We wanted to ensure that staff and students would be able to prototype their ideas without being concerned with constraints around skill or expertise. We decided to involve interactive media developers, graphic media developers and media assistants from LTS to be a part of each group and both contribute to the ideas as participants, as well as help teams make ideas tangible for the pitches. We also provided a video booth and green screen in case teams wanted to use video.

The day had the benefit of giving the LTS staff a buzz and variety, as well as giving students and staff a chance to get to know them and their skill set, and understand a little more how production of content works.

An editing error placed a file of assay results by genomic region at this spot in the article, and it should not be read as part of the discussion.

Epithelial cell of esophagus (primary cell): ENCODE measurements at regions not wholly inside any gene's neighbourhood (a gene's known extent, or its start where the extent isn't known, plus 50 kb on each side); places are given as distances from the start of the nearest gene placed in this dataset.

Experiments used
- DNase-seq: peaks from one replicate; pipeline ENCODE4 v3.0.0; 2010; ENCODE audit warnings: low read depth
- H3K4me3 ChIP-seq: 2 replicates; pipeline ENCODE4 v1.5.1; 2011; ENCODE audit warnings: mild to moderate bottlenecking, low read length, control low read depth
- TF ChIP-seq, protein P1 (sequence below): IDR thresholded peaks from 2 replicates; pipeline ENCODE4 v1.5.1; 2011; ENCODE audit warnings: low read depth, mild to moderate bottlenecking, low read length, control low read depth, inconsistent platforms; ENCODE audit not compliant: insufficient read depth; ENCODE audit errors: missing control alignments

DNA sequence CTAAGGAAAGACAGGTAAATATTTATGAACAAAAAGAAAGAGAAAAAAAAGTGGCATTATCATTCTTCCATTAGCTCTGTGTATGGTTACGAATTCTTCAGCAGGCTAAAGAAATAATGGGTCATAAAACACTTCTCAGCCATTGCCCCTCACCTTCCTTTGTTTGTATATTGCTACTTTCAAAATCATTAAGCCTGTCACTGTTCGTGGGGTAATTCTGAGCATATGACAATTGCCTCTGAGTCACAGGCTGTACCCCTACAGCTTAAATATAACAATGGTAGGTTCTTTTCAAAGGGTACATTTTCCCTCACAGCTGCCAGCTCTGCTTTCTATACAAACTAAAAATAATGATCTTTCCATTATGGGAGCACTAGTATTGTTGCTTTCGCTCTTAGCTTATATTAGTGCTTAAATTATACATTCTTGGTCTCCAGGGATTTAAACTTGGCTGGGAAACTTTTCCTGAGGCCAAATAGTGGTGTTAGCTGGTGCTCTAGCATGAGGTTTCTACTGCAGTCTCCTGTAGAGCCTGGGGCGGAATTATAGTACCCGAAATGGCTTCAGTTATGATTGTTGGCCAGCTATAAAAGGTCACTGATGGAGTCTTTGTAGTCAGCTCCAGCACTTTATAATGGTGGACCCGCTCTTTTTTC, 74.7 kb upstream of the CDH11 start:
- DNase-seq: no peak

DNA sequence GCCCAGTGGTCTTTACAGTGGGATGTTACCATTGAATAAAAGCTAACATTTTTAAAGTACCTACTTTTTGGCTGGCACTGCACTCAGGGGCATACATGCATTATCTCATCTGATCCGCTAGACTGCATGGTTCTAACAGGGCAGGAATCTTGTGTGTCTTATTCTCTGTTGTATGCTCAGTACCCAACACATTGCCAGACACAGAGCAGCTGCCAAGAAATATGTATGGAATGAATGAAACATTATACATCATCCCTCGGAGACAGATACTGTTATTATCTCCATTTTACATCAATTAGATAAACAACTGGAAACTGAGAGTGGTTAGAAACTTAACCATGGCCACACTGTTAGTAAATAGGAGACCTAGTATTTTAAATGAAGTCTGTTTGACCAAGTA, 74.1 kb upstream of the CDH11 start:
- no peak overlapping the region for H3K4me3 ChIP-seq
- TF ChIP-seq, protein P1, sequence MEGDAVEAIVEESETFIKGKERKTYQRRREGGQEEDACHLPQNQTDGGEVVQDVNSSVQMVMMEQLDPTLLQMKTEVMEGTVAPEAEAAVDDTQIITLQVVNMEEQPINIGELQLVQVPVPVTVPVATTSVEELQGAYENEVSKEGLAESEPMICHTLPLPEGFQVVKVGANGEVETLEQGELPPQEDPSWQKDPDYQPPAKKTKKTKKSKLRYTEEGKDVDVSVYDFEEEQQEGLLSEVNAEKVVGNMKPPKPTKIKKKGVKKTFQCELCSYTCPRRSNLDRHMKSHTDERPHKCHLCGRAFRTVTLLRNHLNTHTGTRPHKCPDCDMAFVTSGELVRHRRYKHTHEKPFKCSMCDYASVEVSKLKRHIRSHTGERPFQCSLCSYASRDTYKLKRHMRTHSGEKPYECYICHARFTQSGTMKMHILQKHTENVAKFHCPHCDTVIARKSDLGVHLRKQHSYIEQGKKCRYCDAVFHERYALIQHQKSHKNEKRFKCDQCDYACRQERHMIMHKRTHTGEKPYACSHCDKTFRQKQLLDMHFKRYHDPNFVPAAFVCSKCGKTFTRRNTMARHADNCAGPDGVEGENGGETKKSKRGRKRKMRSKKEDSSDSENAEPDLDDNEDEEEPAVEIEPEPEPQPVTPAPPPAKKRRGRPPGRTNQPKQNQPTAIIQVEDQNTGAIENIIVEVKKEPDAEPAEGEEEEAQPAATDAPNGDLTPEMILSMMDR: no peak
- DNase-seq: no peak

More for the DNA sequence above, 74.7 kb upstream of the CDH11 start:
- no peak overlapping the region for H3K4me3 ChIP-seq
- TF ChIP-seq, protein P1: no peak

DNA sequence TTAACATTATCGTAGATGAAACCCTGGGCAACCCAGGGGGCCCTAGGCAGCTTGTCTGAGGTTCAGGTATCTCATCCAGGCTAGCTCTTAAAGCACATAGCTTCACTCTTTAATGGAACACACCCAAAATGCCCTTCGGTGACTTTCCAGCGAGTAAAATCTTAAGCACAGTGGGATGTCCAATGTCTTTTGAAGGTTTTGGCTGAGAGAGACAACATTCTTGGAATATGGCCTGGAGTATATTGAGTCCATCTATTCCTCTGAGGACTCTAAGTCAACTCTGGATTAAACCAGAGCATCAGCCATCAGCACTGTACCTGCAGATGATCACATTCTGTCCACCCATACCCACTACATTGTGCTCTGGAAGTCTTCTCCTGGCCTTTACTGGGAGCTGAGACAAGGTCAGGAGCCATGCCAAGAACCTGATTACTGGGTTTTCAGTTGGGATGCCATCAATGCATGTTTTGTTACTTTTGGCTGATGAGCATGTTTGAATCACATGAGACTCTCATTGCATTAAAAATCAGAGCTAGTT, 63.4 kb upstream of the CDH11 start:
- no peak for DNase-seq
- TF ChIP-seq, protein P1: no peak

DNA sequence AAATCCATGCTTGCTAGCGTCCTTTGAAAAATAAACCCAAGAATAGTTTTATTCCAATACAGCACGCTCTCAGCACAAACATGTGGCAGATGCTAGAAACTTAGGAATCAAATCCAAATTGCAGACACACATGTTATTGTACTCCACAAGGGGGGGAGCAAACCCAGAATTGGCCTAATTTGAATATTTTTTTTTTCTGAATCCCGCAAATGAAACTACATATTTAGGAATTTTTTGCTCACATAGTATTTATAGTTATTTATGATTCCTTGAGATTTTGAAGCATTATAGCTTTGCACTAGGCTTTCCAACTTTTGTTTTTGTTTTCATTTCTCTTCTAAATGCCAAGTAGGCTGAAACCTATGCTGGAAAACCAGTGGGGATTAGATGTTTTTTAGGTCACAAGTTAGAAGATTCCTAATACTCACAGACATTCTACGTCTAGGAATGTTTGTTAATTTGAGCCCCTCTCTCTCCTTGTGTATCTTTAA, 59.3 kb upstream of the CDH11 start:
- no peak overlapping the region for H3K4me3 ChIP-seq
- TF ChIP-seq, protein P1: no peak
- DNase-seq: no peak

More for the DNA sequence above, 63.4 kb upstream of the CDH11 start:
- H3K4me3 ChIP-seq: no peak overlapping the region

An important factor in location scouting for Hack Days is getting the best size rooms for the number of people you’re expecting. Participants will want to stretch out as they work, and because of the competitive element, it’s good to be able to provide some break out spaces. All spaces should supply tables, easels for flipcharts or whiteboards, and the main venue should be equipped with a screen of some kind for the pitches. A second screen could be used to display social media feeds relating to the day, or be used for a virtual audience/team, depending on the format of the day.

Because we were inviting students on campus who had never been before, we provided them with all the necessary maps and directions, and set up signboards to the reception area, ready to welcome them to the day.

Timing was key for the staff/student Hack Day. We were organising the day with less time than would have been ideal, and with more warning we might have been able to accommodate more students, or extended the event in some way.